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Storytelling at the End of the World

What The Last of Us and Fallout 4 Can Teach us About Storytelling in Video Games

· gamesdesign,narrative,gamesdev

With the evolution of videogames, we have seen storytelling come on leaps and bounds. From the early days of post-apocalyptic games, narrative has progressed from classic Doom’s "Mars actually portal to hell, kill all demons" headline to the rich plots and moral questions raised by recent games such as The Last of Us: there can no longer be any doubt that games do contain narrative, and that narrative gives us a reason to continue playing them.

Storytelling in games is not a one-size-fits-all solution, as anyone who has played a real-time strategy game and a survival horror game can attest. This post aims to give an overview of the two broad categories of storytelling in games, and look at some examples from post-apocalyptic games we know and love.

Broadly speaking, storytelling in games can be considered as either embedded or emergent. In embedded storytelling, narrative is crafted and players experience the story through play. Designers and writers explicitly create embedded storytelling, with the intention of players experiencing the narrative in a certain way. With emergent storytelling, narrative emerges and evolves through play, with no two players experiencing exactly the same story. Most games utilise a combination of embedded and emergent storytelling, as explored further in the two examples here.

Embedded Storytelling in The Last of Us

With an embedded narrative, the story of the game is already written. There is a pre-determined outcome, and every player will encounter the same story arc, relevant cutscenes, and markers that move the story along. The narrative is experienced interactively but exists outside of the gameplay.

The Last of Us is an adventure survival game set in a post-apocalyptic world of people-eating fungal plant-face zombies. The player takes on the role of Joel, a gruff, reluctant hero, faced with escorting Ellie, the young, potential saviour of the human race, to safety.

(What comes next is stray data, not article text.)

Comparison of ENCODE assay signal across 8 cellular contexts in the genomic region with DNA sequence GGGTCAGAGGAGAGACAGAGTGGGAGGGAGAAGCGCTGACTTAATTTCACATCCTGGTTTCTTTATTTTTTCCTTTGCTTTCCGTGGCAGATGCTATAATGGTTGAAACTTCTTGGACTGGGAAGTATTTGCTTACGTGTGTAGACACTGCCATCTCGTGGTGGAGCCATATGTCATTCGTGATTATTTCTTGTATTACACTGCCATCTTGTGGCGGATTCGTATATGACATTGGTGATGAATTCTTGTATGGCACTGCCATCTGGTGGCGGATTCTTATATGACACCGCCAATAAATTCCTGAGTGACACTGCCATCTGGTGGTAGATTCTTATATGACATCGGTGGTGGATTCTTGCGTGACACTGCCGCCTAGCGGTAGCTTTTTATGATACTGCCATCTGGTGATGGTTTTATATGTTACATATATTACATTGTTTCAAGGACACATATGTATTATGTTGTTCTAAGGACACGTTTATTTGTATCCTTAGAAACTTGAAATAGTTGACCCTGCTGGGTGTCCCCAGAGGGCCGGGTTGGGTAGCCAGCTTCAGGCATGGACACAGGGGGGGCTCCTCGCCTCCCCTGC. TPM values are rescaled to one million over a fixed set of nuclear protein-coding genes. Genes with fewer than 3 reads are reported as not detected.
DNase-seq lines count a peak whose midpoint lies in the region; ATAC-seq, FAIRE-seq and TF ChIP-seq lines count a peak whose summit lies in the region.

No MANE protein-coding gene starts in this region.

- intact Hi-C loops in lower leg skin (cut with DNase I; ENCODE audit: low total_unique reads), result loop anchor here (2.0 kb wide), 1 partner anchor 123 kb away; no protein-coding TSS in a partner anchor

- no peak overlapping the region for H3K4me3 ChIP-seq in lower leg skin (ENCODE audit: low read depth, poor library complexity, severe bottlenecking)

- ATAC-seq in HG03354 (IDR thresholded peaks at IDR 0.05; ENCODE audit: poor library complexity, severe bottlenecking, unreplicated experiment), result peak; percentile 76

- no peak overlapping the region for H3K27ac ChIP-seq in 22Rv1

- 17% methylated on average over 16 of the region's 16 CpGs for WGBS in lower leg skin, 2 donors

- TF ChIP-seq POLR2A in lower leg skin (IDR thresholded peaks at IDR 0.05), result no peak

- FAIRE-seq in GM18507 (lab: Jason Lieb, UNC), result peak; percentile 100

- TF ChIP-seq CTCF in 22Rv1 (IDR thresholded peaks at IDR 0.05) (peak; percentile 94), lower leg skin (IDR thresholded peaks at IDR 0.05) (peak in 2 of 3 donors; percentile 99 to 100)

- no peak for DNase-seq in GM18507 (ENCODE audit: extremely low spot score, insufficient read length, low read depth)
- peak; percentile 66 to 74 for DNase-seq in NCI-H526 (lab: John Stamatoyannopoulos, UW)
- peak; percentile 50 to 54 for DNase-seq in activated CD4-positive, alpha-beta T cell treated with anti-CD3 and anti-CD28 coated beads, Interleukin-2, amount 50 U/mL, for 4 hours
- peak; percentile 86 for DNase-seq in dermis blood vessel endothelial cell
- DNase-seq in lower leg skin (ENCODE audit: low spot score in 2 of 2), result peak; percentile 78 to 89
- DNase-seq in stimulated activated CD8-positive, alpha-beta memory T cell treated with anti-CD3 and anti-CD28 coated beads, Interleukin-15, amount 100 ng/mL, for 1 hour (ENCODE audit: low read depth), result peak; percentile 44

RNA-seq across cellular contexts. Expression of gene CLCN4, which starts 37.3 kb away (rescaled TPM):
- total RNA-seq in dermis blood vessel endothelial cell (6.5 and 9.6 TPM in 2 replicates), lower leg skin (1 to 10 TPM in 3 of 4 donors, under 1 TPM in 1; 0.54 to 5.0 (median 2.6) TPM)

Within The Last of Us, the narrative exists to give the player reason and motivation for collecting resources, traversing through dangerous environments, and killing NPCs – both human and mutants – as they do. The embedded narrative follows a filmic, linear progression with all players seeing the same introductory opening scenes. Every player of The Last of Us will experience the same story, the same character interactions, and the same final outcome, regardless of their playing style.

Emergent Storytelling in Fallout 4

With an emergent narrative, players are free to make their own decisions about where to go and how to do things, making their choices based on in-game variables.

Fallout 4 is a single-player role-playing game (RPG) in which the player takes on the guise of the ‘Sole Survivor’. Players can choose the gender, name and appearance of their avatar, and engage and interact with the open-world setting of the Wasteland however they please.

Within Fallout 4, there is an embedded narrative – but the majority of the game provides players with emergent gameplay. War may never change, but narrative certainly does. Want to go rogue and kill honest citizens and terrorise towns? Go right ahead. Want to be a generally all-round good guy, rescuing captives, distributing supplies and fighting for synth abolition? Also cool. Want to follow the main quest through from start to finish to find out what happened to your son? Want to ignore the main quest completely and explore the world on your own? Both viable options. No two players will experience the same game with an emergent narrative, unlike a game with a predominantly embedded narrative experience.

Storytelling in digital games is becoming more and more prevalent. Even in traditionally non-narrative focused genres such as RTS or FPS games, we see elements of embedded or emergent narrative adding to the gameplay experience. For games designers, having an understanding of these two main forms of narrative can help you build a cohesive gameplay experience. Ultimately, different kinds of games will call for different narrative perspectives, but both kinds can lead to rich, engaging storytelling experiences, as The Last of Us and Fallout 4 both show.

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